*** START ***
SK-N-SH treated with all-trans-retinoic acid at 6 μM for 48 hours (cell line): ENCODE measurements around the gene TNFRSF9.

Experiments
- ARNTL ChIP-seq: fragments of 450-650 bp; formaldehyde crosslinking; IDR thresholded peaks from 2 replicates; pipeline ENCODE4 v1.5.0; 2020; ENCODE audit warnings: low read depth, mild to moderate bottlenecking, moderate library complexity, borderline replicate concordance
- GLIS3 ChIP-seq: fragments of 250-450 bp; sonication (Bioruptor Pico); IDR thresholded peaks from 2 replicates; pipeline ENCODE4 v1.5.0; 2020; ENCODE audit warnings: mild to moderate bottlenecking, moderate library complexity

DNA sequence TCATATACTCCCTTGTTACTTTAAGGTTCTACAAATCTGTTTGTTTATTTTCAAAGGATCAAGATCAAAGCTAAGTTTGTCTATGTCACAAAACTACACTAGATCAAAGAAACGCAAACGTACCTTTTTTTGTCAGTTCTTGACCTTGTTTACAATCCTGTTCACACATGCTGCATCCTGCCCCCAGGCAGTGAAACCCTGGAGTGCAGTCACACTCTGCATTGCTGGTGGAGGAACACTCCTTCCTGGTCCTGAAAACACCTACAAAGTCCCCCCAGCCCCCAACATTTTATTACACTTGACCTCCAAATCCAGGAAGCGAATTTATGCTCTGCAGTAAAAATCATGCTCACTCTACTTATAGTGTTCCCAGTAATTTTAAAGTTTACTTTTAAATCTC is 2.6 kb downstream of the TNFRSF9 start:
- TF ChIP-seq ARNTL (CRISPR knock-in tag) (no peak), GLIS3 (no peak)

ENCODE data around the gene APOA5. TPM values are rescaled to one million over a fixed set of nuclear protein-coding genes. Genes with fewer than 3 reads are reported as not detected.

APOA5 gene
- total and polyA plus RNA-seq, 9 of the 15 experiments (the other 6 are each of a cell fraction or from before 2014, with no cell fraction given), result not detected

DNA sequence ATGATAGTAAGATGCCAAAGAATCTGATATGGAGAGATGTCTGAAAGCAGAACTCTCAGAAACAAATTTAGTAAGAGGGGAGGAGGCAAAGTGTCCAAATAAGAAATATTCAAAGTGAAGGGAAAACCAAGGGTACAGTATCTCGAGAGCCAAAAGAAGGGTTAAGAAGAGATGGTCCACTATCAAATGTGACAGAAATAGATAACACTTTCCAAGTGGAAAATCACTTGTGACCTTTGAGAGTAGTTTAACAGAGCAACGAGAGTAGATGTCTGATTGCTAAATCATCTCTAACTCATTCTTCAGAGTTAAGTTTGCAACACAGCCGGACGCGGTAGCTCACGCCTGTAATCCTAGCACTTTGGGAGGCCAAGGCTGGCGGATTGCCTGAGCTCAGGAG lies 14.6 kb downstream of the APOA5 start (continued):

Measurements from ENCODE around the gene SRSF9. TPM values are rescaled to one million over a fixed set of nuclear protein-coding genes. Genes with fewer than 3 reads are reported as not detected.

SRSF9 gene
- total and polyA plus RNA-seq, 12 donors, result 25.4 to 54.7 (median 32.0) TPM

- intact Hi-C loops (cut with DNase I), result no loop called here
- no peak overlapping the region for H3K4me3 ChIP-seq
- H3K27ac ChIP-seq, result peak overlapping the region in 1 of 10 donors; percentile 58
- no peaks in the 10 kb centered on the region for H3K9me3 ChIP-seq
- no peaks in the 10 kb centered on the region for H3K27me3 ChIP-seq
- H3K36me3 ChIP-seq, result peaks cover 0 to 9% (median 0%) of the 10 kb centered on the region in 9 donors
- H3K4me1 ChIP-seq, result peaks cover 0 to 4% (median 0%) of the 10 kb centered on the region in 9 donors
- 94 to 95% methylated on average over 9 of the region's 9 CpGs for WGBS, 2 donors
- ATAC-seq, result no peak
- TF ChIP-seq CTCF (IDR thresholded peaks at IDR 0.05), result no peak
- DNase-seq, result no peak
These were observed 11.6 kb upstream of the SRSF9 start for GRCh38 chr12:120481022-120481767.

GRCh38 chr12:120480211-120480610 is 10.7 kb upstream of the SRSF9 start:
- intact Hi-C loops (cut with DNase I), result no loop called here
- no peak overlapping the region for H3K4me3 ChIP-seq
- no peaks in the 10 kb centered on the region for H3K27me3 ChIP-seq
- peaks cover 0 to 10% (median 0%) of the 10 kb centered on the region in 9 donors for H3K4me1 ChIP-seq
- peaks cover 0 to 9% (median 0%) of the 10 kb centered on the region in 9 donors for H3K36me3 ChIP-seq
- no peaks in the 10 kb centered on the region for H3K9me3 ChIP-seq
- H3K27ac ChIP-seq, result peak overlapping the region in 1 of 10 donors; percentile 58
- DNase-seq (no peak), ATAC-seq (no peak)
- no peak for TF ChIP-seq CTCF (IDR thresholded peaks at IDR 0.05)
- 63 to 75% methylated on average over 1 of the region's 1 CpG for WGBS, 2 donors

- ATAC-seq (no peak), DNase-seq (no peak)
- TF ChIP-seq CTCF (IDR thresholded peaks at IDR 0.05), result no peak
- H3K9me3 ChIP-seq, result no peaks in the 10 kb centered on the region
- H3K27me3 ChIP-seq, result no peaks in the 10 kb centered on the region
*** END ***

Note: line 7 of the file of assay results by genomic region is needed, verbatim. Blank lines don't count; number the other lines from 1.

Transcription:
ENCODE data around the gene APOA5. TPM values are rescaled to one million over a fixed set of nuclear protein-coding genes. Genes with fewer than 3 reads are reported as not detected.